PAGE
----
Dosing of naloxone in opioid overdose outside of hospital. Observational data 2014 -18 in Oslo, Norway
Several different formulations of naloxone, approved and non-approved, are used in Take Home Naloxone programs. Formulations currently available were all approved on the basis of pharmacokinetic studies in healthy volunteers in which they were compared to 0.4 mg intramuscular naloxone. Questions have been raised if this comparing dose is too low, and that higher doses should be used. Such decisions should be supported by real-world data from naloxone use in opioid overdoses. This study describes the dosing of naloxone performed by ambulance staff in Oslo, who administer naloxone based on clinical evaluation, Glasgow Coma Scale (GCS) and respiratory rate.
Patients treated with naloxone by ambulance staff based at the Oslo City Centre Ambulance Station between 2014 and 2018 were included. Patients were given written information and the opportunity to withdraw from registration. Data collected from ambulance medical records were manually entered in a database based on pre-defined criteria. Missing data was not imputed. Source data verification of key variables was conducted. Data were analysed in STATA 15.1. The study was approved by the Regional Ethics Committee.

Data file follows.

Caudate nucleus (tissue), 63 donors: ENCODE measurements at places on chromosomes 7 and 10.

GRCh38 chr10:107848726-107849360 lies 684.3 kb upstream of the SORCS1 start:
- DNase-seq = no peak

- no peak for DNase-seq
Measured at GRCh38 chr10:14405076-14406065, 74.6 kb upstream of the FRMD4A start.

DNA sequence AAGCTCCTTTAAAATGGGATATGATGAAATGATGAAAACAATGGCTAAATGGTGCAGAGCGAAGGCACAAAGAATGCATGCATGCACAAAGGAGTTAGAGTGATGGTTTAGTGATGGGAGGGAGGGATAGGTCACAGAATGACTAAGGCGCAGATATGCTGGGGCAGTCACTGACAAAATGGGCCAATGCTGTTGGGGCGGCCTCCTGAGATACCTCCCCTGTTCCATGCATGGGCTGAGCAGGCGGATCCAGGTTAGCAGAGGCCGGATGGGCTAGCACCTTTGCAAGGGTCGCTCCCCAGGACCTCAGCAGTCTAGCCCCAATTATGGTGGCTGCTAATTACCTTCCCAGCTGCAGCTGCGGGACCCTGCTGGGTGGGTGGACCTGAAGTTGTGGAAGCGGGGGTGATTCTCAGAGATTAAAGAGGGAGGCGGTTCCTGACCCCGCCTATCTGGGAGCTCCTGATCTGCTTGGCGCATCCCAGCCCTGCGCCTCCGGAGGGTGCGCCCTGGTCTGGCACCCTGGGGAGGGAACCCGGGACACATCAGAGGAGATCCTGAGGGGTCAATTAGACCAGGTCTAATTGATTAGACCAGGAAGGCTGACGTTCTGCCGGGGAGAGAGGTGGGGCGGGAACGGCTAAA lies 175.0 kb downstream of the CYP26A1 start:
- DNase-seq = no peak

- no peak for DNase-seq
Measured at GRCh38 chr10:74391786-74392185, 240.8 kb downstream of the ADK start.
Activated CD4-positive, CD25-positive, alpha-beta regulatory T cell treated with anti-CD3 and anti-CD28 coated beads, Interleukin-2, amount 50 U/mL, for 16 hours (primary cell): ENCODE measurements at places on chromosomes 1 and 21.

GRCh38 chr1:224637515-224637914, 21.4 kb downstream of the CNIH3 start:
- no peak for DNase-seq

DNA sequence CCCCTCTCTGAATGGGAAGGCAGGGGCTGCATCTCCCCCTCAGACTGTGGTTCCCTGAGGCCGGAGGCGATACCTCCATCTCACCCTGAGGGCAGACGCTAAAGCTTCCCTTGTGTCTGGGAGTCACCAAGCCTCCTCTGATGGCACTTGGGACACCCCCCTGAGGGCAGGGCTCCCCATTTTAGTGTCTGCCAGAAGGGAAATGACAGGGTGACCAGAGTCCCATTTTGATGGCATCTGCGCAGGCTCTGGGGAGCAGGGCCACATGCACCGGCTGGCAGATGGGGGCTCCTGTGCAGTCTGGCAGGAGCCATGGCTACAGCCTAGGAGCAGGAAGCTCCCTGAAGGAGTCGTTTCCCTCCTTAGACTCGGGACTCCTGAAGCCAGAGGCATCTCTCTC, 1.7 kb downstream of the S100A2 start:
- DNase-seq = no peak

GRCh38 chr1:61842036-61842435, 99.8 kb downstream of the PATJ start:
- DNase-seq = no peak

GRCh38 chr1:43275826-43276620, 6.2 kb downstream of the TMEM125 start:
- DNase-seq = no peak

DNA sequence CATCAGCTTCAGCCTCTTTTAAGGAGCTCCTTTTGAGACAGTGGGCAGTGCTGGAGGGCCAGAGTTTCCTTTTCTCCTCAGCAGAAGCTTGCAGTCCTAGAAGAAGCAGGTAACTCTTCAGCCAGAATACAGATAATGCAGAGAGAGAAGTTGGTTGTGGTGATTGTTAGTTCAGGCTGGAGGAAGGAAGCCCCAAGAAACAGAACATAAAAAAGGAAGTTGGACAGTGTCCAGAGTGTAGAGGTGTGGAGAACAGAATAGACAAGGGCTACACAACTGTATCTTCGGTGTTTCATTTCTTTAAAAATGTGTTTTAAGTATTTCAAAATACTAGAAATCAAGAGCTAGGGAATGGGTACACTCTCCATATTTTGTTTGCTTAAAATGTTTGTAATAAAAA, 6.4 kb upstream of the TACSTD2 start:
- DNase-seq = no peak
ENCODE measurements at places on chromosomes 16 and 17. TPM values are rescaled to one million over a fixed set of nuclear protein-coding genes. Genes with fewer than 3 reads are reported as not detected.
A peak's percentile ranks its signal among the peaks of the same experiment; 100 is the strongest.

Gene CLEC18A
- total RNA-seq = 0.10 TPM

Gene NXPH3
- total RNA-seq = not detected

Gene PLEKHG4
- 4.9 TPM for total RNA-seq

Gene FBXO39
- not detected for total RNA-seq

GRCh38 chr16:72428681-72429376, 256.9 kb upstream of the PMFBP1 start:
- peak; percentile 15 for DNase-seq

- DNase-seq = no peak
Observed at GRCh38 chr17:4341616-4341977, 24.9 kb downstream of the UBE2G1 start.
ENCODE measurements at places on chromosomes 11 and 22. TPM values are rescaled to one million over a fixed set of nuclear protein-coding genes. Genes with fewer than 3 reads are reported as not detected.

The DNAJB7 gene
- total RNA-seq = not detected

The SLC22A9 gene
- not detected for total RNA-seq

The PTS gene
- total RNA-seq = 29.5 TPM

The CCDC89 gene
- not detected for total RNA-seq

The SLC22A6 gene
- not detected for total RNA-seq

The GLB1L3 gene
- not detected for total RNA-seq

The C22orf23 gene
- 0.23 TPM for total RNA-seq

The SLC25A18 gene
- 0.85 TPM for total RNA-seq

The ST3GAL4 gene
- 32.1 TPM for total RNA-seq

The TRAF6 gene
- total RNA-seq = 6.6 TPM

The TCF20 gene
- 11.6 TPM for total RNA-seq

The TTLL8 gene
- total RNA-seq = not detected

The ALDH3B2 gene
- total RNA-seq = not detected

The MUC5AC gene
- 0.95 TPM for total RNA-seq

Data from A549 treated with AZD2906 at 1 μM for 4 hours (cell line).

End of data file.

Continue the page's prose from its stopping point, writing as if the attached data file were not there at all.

We recorded 2215 cases of naloxone administration. 901 unique patients were registered with 1751 events, and 464 cases were registered anonymously. 75% were males and their mean age were 38 years. Respiratory rate was median 7 (SD 5.9) breaths/min and GCS=3/15 (4.5).
In 2035 cases (91.9%) intramuscular (IM) naloxone was given as first treatment. 41 cases (1.9%) got intravenous (IV) naloxone, and 84 cases (3.8%) were treated with both IM + IV naloxone. 55 cases (2.5%) received naloxone by other administration forms. 331 cases (14.9%) were treated with a second dose of naloxone. Only 63 cases (2.8%) needed three or more doses of naloxone.
Among those treated with IM naloxone, the initial dose was 0.4 mg in 827 cases (39.0%) and 0.8 mg for 1216 (59.4%) of the patients. Only 4 cases (0.2%) had a starting IM dose higher than 0.8 mg. Repeated administration were needed in 134 cases (16.3%) of those with an initial dose of 0.4 mg naloxone, and in 176 (14.5%) of those with an initial dose of 0.8 mg naloxone. In all, 87.6% received in total 0.8 mg naloxone or less. Less than 5% were given more that 1.2 mg naloxone.
One patient had cardiac arrest and died during ambulance treatment. 12.9% were taken to hospital, 28.1 % were followed up by primary care, 57.1% left at the scene and 1.1% received other follow up.
Intramuscular naloxone was the primary route chosen for treating opioid overdoses in Oslo, Norway. IM naloxone 0.8 mg is the most common dose used, providing successful reversal in most cases. Based on our findings, 0.8 mg naloxone IM should be used as comparator in studies of new treatment options in the field of opioid overdose.